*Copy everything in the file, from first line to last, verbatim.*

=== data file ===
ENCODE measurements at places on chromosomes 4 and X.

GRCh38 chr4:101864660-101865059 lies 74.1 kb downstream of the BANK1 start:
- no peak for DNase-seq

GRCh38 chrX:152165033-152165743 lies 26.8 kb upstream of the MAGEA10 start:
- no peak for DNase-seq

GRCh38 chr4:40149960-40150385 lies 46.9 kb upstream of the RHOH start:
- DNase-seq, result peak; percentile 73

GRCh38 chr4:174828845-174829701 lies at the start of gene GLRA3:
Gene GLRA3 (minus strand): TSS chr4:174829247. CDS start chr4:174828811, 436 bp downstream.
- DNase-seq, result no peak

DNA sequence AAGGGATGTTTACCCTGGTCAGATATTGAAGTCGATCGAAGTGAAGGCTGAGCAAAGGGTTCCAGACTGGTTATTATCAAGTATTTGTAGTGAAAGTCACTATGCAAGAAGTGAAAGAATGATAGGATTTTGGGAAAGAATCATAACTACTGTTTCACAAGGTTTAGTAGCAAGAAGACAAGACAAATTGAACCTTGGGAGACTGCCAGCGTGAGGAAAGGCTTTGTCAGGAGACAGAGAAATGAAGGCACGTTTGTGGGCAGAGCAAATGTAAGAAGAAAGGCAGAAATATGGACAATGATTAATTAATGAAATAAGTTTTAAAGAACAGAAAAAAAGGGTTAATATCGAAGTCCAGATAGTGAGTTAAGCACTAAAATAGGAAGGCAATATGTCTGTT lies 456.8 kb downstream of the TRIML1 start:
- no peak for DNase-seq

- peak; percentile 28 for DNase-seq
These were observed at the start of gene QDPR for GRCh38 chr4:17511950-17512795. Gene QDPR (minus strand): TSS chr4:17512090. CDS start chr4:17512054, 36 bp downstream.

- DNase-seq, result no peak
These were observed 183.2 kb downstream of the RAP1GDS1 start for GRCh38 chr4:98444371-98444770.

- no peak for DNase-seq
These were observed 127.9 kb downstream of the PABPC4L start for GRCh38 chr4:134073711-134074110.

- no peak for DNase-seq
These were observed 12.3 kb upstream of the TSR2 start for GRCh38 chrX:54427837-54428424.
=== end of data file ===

ENCODE measurements at places on chromosomes 4 and X.

GRCh38 chr4:101864660-101865059 lies 74.1 kb downstream of the BANK1 start:
- no peak for DNase-seq

GRCh38 chrX:152165033-152165743 lies 26.8 kb upstream of the MAGEA10 start:
- no peak for DNase-seq

GRCh38 chr4:40149960-40150385 lies 46.9 kb upstream of the RHOH start:
- DNase-seq, result peak; percentile 73

GRCh38 chr4:174828845-174829701 lies at the start of gene GLRA3:
Gene GLRA3 (minus strand): TSS chr4:174829247. CDS start chr4:174828811, 436 bp downstream.
- DNase-seq, result no peak

DNA sequence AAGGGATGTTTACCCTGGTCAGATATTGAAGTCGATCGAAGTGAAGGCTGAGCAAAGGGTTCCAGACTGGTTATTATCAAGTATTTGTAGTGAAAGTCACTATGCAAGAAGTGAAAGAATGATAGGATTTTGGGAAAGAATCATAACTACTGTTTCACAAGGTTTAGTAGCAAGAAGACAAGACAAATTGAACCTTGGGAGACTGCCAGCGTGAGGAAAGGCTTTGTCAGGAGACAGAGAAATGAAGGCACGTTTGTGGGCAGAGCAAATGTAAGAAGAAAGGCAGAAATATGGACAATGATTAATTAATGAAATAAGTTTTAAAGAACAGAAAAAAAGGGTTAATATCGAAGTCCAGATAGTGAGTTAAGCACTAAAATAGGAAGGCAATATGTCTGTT lies 456.8 kb downstream of the TRIML1 start:
- no peak for DNase-seq

- peak; percentile 28 for DNase-seq
These were observed at the start of gene QDPR for GRCh38 chr4:17511950-17512795. Gene QDPR (minus strand): TSS chr4:17512090. CDS start chr4:17512054, 36 bp downstream.

- DNase-seq, result no peak
These were observed 183.2 kb downstream of the RAP1GDS1 start for GRCh38 chr4:98444371-98444770.

- no peak for DNase-seq
These were observed 127.9 kb downstream of the PABPC4L start for GRCh38 chr4:134073711-134074110.

- no peak for DNase-seq
These were observed 12.3 kb upstream of the TSR2 start for GRCh38 chrX:54427837-54428424.